Are Octos in danger of Zoanthid toxin?

Phuntoon

O. bimaculoides
Registered
#1
With all that I read about how careful you should be (wearing gloves and such) when handling zoanthids, is an octopus in danger of coming into contact with the toxins? I'm mulling over the idea of putting a few lower light corals like zoanthid and maybe a mushroom or 2 in the tank. I know octos explore everything, so if there is any danger of injury, corals are a no go. Thanks for any advice!
 

Jean

Colossal Squid
Supporter
#2
I wouldn't put zoanthids in the tank. Mushrooms may be OK. But anything with a decent sting is out! Octis have delicate skin which is easily damaged by stingers.

J
 

main_board

Vampyroteuthis
Supporter
#3
In the wild, do octopus just not inhabit the same sorts of environments as these stinging corals, or do they just learn which ones sting and avoid them? I know that in a tank situation it's entirely different to include a potential hazard, I was just curious.

Cheers!
 

Armstrong

Vampyroteuthis
Registered
#4
main_board;79582 said:
In the wild, do octopus just not inhabit the same sorts of environments as these stinging corals, or do they just learn which ones sting and avoid them? I know that in a tank situation it's entirely different to include a potential hazard, I was just curious.

Cheers!
Depends what species. Usually tropical octopuses inhabit coral reef areas and many corals have stinging organisms like around Florida, Australia and the Caribbean. From documentaries iv seen, they obviously create their dens in safe areas, but do move across Anemones, and sea urchins, but ignore them.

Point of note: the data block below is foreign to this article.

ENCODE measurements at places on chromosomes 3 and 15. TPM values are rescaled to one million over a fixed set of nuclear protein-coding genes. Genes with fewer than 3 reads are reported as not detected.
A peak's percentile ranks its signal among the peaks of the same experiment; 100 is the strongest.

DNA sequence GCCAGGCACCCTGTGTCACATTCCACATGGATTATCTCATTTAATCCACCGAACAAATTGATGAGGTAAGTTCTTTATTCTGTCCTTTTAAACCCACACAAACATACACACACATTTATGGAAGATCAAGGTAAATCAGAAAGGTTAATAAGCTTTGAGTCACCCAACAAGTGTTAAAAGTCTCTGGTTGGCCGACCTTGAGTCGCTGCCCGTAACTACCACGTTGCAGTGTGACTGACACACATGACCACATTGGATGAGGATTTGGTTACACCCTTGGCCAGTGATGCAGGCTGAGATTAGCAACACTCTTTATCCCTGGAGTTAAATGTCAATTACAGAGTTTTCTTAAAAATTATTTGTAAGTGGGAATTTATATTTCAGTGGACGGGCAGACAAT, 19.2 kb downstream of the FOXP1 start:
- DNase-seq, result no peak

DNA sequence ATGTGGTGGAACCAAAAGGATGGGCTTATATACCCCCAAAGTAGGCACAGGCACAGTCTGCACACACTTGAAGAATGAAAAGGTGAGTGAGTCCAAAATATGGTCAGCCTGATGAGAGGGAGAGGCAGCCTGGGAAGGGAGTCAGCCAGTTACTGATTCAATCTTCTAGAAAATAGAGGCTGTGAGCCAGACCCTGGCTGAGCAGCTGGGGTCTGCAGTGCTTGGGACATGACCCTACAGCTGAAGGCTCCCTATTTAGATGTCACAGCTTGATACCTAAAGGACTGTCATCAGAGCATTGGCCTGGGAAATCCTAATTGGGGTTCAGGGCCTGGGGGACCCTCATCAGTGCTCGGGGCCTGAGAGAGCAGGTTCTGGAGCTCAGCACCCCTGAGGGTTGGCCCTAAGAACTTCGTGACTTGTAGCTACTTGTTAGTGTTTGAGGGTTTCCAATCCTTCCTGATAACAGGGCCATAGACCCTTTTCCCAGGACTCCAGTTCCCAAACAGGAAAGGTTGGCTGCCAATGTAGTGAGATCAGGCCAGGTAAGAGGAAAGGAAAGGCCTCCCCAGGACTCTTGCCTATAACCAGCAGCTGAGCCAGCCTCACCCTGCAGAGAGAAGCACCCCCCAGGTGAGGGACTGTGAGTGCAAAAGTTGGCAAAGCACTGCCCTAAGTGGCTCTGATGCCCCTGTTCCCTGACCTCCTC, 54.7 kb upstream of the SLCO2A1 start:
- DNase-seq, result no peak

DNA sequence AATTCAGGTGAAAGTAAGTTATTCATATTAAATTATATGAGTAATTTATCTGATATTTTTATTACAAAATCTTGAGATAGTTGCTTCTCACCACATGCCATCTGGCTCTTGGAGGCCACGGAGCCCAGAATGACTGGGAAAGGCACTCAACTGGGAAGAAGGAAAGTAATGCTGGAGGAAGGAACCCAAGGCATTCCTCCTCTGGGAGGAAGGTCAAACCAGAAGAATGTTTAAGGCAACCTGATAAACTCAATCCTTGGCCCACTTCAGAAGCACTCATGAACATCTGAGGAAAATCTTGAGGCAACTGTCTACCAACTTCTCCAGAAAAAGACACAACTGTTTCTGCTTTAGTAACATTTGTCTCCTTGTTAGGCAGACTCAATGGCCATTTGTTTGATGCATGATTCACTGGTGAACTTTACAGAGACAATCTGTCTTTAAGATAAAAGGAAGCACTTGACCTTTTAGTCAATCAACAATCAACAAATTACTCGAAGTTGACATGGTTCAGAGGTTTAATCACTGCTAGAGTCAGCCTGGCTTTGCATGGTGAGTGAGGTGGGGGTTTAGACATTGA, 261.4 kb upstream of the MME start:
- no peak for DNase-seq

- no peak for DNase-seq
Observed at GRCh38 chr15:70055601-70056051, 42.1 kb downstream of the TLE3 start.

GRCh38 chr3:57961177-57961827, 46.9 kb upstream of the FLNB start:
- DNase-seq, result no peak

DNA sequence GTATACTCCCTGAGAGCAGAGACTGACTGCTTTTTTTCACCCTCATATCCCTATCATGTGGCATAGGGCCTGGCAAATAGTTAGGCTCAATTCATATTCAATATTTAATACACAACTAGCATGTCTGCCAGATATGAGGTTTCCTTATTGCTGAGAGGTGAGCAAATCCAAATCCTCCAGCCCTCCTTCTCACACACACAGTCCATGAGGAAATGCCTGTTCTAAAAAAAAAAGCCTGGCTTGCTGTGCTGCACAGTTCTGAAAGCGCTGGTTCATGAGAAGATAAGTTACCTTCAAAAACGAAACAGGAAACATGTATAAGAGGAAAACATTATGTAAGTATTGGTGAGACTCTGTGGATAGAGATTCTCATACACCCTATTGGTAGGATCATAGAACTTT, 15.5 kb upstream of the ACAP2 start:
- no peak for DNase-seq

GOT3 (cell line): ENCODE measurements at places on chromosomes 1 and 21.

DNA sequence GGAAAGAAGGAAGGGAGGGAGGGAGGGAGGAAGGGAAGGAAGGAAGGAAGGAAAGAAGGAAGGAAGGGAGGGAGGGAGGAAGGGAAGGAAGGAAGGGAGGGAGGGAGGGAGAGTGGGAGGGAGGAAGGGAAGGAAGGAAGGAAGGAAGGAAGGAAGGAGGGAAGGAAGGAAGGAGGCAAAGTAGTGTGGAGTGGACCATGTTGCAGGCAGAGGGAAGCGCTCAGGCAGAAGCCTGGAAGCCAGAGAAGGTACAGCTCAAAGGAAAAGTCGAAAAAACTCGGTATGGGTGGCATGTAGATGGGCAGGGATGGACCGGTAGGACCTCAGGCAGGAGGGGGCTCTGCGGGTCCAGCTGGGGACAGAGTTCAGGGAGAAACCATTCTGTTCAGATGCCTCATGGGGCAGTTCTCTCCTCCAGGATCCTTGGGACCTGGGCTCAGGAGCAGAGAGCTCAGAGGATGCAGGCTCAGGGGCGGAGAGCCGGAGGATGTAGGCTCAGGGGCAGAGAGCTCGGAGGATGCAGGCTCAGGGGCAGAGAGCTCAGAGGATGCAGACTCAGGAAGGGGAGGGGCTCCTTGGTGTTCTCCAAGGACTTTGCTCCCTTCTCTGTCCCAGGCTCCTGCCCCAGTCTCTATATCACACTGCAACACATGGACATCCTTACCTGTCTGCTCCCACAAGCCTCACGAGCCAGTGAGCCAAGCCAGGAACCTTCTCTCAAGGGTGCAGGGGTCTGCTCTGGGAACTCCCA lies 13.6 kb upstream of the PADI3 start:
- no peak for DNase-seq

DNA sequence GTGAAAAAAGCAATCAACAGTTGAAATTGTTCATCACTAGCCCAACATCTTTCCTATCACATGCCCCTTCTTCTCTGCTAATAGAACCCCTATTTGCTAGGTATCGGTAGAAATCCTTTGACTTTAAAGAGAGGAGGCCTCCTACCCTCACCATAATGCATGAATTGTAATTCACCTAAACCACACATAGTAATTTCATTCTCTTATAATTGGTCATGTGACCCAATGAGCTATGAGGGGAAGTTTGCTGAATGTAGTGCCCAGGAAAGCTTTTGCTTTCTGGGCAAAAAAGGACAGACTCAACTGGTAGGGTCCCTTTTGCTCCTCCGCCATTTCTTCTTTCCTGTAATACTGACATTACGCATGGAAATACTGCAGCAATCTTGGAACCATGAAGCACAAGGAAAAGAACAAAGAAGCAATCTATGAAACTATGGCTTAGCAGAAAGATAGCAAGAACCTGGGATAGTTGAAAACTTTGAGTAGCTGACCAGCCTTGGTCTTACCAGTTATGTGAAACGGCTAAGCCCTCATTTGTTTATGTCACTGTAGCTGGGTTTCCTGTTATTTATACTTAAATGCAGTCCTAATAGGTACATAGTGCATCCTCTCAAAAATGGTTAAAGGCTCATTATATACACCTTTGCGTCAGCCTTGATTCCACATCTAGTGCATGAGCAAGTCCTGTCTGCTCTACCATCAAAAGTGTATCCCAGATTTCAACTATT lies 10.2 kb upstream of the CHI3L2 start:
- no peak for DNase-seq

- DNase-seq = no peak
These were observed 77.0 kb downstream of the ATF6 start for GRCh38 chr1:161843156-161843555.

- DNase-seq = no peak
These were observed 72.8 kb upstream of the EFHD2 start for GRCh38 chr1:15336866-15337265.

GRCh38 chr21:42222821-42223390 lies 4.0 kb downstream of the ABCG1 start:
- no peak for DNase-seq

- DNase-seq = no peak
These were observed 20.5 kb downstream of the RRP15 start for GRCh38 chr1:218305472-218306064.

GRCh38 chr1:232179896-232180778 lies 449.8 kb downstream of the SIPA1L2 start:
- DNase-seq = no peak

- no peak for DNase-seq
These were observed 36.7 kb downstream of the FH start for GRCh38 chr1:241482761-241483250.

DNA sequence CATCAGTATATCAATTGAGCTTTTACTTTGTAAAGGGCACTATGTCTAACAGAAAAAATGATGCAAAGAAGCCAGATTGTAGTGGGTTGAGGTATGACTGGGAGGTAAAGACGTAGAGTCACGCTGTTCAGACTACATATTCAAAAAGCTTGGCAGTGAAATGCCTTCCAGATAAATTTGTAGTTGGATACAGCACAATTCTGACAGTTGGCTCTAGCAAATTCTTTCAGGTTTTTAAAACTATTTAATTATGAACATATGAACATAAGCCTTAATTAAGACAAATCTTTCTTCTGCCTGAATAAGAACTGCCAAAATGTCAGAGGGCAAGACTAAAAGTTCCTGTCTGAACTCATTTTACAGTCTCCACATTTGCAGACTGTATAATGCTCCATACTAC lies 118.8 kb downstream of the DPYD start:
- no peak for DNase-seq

Illithid

Vampyroteuthis
Supporter
#5
I thought that Zoe poison was just that-poison, not venom. I didnt think Zoes has stinging cells like Hammer, elegance, etc. I thought they had poison that worked when ingested and you could have a problem when fragging and if they died by releaseing thier internal poison.
 

Nancy

Titanites
Staff member
Moderator
#6
Do we have a coral expert who can respond to this, because it's important. I thought only hard corals were a true danger - octopus keepers need to avaoid anything that stings. But any toxin or poison that can be released in a closed system is also bad.

If you look at actual reefs, the kind that briareus might range over, you'll find they're quite different from the little reefs that most people build in their tanks. We tend to cram in as many corals, all different, as possible. On an ocean reef, an octopus could easily avoid harmful corals.

Nancy
 

cuttlegirl

Colossal Squid
Supporter
Registered
#7
I started to some reading on Reef Central, and the news is not good. I bought a 55 gallon from a guy with mushrooms and zooanthids. My cuttles are now in that tank... I will be removing the zooanthids and hopefully trading them to my LFS.

On a related note, a couple of weeks ago, I thought I had a bad reaction to an insect bite. Now, I am almost certain that I had a reaction to the zooanthids. I was moving the corals around in the 55 gallon in preparation for the cuttles moving in (I was catching two damsels and a maroon clown). Afterward, my hands and joints were swollen and aching and it spread to my feet. My hands hurt so bad that I couldn't lift anything. This lasted for several days. I was going to go to the doctor because I thought I could have contacted Lyme Disease, but the day I was going to go, the achiness subsided a little, so I figured I would recover on my own.